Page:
Rothstein's "Independent Asset Verifier" Indicted On Wire Fraud Charges

A south Florida investment advisor who purportedly served as an "independent asset verifier" for investors in Scott Rothstein's massive $1.2 billion Ponzi scheme has been indicted on a dozen fraud charges. Michael Szafranski, 36, faces one count of wire fraud conspiracy and eleven counts of wire fraud in a newly-unsealed indictment that was returned by a grand jury several weeks ago.  The charges, which carry a potential sentence of up to decades in prison if Szafranski is convicted, are notable not only because of the sheer number of charges but also because they are the first to test prosecutors' theory that a ten-year, not five-year, statute of limitations applies.  

Scott Rothstein is currently serving a 50-year prison sentence in an undisclosed location after pleading guilty to the largest Ponzi scheme in Florida's history that ultimately took in more than $1 billion from investors.  Rothstein touted hefty returns from purported investments in confidential pre-suit settlements, using his position as chairman of one of the fastest growing law firms in south Florida to bolster his credibility while simultaneously flaunting his newfound wealth.  Rothstein fled to Morocco in late October 2009 when the scheme was on the verge of collapse - a country lacking an extradition treaty with the U.S. - only to later return to face the music.  His extensive cooperation with authorities ultimately led to his placement in the Witness Protection program, and his subsequent assistance has resulted in over two dozen additional arrests.

Szafranski, who once worked for the now-defunct brokerage Bear, Stearns & Co., Inc., was hired in or around 2008 by several New York hedge funds to act as an "independent asset verifier" to verify the authenticity of the deals Rothstein was peddling.  However, Szafranski soon allegedly switched from his position of impartiality to become close cohorts with Rothstein and actively began soliciting investors for the scheme.  Rothstein himself testified during 2011 depositions that he paid Szafranski handsomely, including several million dollars in post-dated checks, and extensively wined and dined him.  According to Rothstein,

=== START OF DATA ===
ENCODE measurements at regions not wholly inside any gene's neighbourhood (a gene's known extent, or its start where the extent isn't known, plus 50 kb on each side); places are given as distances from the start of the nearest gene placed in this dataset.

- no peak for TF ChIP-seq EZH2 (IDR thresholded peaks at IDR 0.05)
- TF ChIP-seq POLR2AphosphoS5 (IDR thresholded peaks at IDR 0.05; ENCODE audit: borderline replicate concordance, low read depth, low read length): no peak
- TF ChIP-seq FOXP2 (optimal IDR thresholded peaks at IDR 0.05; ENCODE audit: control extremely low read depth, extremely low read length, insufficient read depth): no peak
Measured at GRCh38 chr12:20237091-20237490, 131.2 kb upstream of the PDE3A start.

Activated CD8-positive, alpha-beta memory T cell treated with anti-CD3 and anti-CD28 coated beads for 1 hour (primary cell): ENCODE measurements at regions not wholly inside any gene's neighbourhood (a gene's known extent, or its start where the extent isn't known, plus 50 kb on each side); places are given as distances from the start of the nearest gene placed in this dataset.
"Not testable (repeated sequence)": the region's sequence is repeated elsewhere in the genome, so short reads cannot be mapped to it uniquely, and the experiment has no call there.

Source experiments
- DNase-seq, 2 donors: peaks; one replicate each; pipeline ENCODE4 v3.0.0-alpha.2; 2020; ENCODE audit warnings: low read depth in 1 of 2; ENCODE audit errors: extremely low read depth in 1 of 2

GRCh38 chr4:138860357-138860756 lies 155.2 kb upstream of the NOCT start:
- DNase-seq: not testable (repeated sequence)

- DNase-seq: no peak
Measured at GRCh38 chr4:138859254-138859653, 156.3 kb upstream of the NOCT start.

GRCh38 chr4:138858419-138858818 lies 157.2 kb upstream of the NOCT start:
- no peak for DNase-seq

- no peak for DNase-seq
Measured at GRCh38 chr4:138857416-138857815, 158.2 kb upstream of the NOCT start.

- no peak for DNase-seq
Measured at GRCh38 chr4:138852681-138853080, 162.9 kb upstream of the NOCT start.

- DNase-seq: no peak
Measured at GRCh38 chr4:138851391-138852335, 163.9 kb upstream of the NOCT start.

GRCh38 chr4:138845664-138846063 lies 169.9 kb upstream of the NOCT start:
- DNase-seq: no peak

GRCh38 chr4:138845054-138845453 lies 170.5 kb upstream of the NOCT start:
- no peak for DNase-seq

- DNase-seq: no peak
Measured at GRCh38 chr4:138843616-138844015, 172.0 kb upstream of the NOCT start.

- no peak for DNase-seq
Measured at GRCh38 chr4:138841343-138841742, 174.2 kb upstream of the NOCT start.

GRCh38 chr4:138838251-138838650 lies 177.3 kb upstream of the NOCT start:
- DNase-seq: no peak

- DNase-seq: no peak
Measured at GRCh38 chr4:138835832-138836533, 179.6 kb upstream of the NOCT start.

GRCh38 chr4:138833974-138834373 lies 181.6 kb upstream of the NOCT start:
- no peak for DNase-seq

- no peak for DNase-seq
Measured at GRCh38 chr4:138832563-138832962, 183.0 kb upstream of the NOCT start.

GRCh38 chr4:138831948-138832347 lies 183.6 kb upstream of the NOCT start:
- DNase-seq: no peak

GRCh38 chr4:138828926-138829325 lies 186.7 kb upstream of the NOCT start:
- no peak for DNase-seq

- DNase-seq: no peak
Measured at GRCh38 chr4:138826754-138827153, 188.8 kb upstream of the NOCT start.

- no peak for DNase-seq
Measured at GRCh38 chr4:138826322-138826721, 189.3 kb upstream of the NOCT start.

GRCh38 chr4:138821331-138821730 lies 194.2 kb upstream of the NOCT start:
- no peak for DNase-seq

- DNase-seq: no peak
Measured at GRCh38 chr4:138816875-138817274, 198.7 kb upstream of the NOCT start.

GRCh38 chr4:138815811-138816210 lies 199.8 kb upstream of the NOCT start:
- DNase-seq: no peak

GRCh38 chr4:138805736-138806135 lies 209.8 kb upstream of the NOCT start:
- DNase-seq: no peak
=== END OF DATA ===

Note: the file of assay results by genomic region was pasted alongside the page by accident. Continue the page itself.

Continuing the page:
"There was a point in time when he [Szafranski] had a pretty good idea. There was a point in time when he absolutely knew, and then there was a point in time when he was bringing in investors into something he knew didn't exist."

As an example, Rothstein recounted a time during 2008 when Szafranski questioned him about similarities between signatures in legal documents.  In another instance, Szafranski is said to have accompanied Rothstein and another familiar cohort, Stephen Caputi, to a TD Bank branch where Caputi masqueraded as a bank official.  The indictment alleges that Szafranski ultimately was responsible for bringing more than $200 million of new investments into Rothstein's scheme.  

First Test of Extended Statute of Limitations For Fraud "Affect[ing] a Financial Institution?"

Szafranski becomes the first person charged after the five-year anniversary of the collapse of Rothstein's scheme this past October - a noteworthy event not only because of the duration since Rothstein's scheme, but also because many had speculated that the five-year statute of limitations governing many of the likely criminal charges some of Rothstein's co-conspirators might face might also expire.  However, prosecutors indicated their intent to rely on 18 U.S.C. 3293, which provides for an extended 10-year statute of limitations for certain offenses, including wire fraud and mail fraud, that "affect a financial institution."  

The operative question thus becomes whether or not Szafranski's conduct "affects a financial institution."  Court decisions attempting to elucidate the meaning of this directive have largely done so in a boroad context; the test is not whether any actual loss resulted to a financial institution, but rather whether the conduct caused an "increased risk of loss."  As the 7th Circuit so eloquently observed, 

‘‘[j]ust as society punishes someone who recklessly fires a gun, whether or not he hits anyone, protection for financial institutions is much more effective if there’s a cost to putting those institutions at risk, whether or not there is actual harm.’’

United States v. Serpico, 320 F.3d 691, 694-95 (7th Cir. 2003).  However, such breadth is not unlimited; the more attenuated or or remote one's conduct is in relation to the institution can have a corresponding effect on the viability of such a claim.  

Rothstein's scheme is unique in that a national banking institution, T.D. Bank, played a key role in the scheme.  Rothstein has testified that his relationship with a T.D. Bank Vice President, Frank Spinosa, was essential to perpetuating and legitimizing the scheme. Spinosa was charged in October 2014 with six fraud counts for his role in the scheme, and T.D. Bank has paid hundreds of millions of dollars in legal costs and settlements.  Given the integral role T.D. Bank played in Rothstein's scheme, it certainly may serve as the basis for prosecutors' argument that the fraud materially "affect[ed] a financial institution."

Szafranski's next court appearance is scheduled for February 17, 2015.  While Szafranski becomes the 29th person to be charged in the wake of Rothstein's scheme, some expect further arrests.  Chuck Malkus, author of a best-selling book chronicling Rothstein's rise and fall, has indicated his sources expect several more arrests in the coming months.  According to Malkus, "this Rothstein web could easily hit three dozen [arrests]."

A snippet of emails between Szafranski and Rothstein, excerpted from a lawsuit filed against Bank of America by certain of Rothstein's victims, is embedded below.

Emails by jmaglich1